Glasgow’s connections to slavery have had a lot of publicity and an honest examination is in progress to understand how much of the city’s wealth can be attributed to its connections with tobacco, cotton, and sugar.

The influence of that wealth didn’t stop at the city boundary. You don’t need to walk very far around this part of Dunbartonshire before you pass a property or landmark which has some connection to slavery.

Near the old Erskine Ferry in Old Kilpatrick there’s a navigation light which has always been known as Donald’s Light.

The Donald in question was Robert Donald (1724-1803), owner of the Mountblow estate and a former Lord Provost of Glasgow.

Donald was a tobacco merchant who was one of the city’s Tobacco Lords; a small elite who ran Glasgow for nearly a century. The trade in tobacco generated unimaginable wealth and some of it was spent acquiring country estates, the ultimate gentleman’s trophy. Robert Donald purchased Mountblow in 1767.

Ten miles from Glasgow, the 24-acre estate, at the foot of the Kilpatrick Hills with easy access to the Clyde, fitted the bill.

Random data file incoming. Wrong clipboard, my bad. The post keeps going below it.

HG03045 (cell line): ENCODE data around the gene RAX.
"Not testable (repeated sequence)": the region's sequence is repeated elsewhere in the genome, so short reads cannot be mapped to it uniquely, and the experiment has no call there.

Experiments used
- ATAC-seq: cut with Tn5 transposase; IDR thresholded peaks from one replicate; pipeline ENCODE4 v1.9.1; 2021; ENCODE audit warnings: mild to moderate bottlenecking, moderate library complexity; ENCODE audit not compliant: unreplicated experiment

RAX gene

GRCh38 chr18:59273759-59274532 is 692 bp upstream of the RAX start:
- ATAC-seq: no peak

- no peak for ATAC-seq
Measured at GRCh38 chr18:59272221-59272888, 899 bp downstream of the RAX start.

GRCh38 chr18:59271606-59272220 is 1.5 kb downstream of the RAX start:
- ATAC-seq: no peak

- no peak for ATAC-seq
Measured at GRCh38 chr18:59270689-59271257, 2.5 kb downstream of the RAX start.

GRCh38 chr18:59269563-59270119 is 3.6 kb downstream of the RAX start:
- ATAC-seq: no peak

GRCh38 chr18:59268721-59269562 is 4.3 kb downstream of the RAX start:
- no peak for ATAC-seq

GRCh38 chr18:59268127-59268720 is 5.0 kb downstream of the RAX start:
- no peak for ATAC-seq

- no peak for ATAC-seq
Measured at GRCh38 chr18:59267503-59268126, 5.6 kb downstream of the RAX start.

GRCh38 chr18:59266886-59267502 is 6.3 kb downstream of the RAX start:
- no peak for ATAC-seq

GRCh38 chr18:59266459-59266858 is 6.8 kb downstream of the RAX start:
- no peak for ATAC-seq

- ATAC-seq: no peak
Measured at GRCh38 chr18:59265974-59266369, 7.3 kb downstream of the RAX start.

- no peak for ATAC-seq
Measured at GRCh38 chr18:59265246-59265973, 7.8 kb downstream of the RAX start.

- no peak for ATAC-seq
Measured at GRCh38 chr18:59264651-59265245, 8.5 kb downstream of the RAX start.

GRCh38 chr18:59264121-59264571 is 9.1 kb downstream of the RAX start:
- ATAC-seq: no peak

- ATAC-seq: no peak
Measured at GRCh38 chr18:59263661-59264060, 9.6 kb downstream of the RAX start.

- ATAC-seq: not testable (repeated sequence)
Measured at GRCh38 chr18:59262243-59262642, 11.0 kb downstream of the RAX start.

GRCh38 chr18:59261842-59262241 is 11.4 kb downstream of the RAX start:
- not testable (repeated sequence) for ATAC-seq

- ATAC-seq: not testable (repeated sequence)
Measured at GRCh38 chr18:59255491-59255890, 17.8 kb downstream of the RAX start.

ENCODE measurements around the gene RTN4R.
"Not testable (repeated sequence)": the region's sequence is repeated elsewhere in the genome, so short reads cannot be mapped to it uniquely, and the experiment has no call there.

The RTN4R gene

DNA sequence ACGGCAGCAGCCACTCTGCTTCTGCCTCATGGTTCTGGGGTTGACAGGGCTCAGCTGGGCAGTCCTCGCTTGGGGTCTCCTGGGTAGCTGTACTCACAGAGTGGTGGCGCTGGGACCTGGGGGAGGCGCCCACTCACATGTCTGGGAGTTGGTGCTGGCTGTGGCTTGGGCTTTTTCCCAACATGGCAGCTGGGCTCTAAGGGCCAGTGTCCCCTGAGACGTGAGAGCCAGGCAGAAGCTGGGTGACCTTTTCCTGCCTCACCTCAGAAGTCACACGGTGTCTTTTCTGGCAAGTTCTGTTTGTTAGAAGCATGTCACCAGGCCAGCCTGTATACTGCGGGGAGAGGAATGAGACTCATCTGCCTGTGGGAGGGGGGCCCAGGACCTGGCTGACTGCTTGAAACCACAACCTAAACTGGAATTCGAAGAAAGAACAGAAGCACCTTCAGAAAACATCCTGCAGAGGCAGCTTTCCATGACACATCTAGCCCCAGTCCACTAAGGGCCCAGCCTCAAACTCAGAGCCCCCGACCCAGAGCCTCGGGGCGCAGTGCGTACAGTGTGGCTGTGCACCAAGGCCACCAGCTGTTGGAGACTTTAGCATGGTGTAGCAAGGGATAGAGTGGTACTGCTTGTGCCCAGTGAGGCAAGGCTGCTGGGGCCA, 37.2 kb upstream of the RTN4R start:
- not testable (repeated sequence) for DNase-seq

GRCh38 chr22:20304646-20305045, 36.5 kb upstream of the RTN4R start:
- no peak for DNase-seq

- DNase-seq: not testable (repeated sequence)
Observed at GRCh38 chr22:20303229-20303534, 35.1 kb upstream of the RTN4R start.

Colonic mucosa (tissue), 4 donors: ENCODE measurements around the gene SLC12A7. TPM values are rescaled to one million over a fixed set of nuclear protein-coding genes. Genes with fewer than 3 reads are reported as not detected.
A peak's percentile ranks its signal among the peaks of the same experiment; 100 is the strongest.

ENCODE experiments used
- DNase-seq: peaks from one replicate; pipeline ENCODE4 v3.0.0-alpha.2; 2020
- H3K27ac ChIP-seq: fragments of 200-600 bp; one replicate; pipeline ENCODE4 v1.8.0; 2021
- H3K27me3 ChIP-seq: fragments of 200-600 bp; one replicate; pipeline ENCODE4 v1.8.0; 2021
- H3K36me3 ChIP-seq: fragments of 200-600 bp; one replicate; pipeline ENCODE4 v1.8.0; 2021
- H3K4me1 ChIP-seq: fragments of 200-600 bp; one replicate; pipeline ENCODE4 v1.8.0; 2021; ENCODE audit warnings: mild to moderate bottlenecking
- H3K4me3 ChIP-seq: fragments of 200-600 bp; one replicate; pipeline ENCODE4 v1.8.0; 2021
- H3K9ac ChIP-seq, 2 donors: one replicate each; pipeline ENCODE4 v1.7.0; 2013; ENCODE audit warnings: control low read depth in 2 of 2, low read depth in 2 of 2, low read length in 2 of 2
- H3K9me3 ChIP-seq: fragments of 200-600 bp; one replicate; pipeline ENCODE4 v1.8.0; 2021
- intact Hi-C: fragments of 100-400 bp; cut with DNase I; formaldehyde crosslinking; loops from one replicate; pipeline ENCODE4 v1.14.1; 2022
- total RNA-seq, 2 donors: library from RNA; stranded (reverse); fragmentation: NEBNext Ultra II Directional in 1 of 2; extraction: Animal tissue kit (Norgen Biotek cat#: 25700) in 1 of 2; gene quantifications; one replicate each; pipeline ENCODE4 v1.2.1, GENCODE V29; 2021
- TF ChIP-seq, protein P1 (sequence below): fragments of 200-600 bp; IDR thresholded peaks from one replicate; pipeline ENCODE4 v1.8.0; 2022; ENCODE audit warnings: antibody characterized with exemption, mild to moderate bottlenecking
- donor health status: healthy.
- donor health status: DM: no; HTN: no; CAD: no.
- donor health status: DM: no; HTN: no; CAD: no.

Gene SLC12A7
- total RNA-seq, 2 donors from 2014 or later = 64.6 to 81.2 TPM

Donald would sail down the Clyde from Glasgow to enjoy his estate. Donald’s fortune was lost in the American War of Independence, but he remained at Mountblow until 1798.

In 1694, Robert Cross founded the Glasgow based, “Company of Scotland Trading to Africa and the Indies”. His descendant, John Cross Buchanan (1803-1839) of Auchentoshan, and his son, were owners of a Grenada sugar estate.

In 1835, under the terms of the Slave Compensation Act, the family were awarded over half a million pounds (in 2020 terms) in return for the freedom of 144 enslaved people.

The UK Government borrowed £20m to compensate slave owners; a debt the country finally paid off in 2015.

Glenarbuck House, which sits above Bowling was built by another Glasgow merchant, Gilbert Hamilton, a founder of the Glasgow Chamber of Commerce, set up to defend tobacco interests in the city.

Among its subsequent owners was Robert Black of Black and Wingate, cotton merchants, and the local connections go on.

William Dunn, owner of the Duntocher cotton mills, once described as “the greatest individual cotton-spinner in Scotland”, imported cotton from the southern states of America.

The American Civil War all but ended the cotton industry in Britain and devastated the Duntocher economy where two thirds of the population were directly employed in cotton factories.

Slavery connections: closer than you would think.